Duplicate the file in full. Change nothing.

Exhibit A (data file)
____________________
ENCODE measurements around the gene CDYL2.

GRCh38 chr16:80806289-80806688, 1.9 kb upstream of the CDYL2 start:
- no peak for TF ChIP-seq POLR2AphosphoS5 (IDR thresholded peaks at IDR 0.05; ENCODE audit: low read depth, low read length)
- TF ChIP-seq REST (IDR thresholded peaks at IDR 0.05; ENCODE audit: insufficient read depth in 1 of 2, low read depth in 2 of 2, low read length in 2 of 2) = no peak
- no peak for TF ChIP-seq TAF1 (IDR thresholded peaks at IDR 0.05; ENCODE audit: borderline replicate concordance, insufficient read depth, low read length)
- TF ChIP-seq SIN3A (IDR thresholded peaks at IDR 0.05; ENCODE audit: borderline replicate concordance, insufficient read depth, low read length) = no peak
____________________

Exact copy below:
ENCODE measurements around the gene CDYL2.

GRCh38 chr16:80806289-80806688, 1.9 kb upstream of the CDYL2 start:
- no peak for TF ChIP-seq POLR2AphosphoS5 (IDR thresholded peaks at IDR 0.05; ENCODE audit: low read depth, low read length)
- TF ChIP-seq REST (IDR thresholded peaks at IDR 0.05; ENCODE audit: insufficient read depth in 1 of 2, low read depth in 2 of 2, low read length in 2 of 2) = no peak
- no peak for TF ChIP-seq TAF1 (IDR thresholded peaks at IDR 0.05; ENCODE audit: borderline replicate concordance, insufficient read depth, low read length)
- TF ChIP-seq SIN3A (IDR thresholded peaks at IDR 0.05; ENCODE audit: borderline replicate concordance, insufficient read depth, low read length) = no peak